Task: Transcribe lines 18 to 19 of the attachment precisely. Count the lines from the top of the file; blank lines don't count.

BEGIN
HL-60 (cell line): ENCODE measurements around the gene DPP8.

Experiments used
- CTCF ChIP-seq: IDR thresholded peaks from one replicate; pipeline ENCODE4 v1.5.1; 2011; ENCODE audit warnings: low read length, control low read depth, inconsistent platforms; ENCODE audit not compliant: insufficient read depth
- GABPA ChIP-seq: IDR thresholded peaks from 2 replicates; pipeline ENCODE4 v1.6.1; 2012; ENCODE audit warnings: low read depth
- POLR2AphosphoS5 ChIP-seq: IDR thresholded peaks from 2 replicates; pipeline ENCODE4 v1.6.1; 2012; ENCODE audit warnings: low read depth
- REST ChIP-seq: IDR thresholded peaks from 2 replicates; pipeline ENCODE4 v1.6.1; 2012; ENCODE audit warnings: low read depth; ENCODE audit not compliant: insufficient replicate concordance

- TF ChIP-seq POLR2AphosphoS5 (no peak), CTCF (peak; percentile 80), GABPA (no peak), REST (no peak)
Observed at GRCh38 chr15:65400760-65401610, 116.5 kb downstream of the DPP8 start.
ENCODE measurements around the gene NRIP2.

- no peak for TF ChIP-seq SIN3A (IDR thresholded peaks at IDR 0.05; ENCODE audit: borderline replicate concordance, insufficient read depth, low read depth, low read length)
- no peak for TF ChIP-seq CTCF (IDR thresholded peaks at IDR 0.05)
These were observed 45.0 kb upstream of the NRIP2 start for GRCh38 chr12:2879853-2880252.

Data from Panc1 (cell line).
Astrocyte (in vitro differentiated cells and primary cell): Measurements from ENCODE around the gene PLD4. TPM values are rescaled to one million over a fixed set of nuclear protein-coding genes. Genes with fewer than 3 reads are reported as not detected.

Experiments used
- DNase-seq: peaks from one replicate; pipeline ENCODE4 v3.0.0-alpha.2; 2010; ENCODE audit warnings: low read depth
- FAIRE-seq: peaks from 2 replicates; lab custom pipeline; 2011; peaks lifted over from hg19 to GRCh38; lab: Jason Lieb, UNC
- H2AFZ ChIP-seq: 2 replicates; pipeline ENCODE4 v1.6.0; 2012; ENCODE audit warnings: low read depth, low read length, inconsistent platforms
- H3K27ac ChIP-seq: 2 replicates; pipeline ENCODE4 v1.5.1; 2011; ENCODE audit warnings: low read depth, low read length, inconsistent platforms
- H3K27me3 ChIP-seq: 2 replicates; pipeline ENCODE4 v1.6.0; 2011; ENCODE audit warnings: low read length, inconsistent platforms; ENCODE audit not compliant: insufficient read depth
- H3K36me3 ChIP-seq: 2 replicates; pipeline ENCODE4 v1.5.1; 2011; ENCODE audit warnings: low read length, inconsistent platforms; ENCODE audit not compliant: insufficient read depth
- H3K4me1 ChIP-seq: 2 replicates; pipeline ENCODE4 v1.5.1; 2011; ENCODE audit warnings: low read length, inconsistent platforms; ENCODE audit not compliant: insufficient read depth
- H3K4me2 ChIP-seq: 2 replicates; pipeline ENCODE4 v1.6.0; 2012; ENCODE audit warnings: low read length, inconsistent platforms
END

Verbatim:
- H2AFZ ChIP-seq: 2 replicates; pipeline ENCODE4 v1.6.0; 2012; ENCODE audit warnings: low read depth, low read length, inconsistent platforms
- H3K27ac ChIP-seq: 2 replicates; pipeline ENCODE4 v1.5.1; 2011; ENCODE audit warnings: low read depth, low read length, inconsistent platforms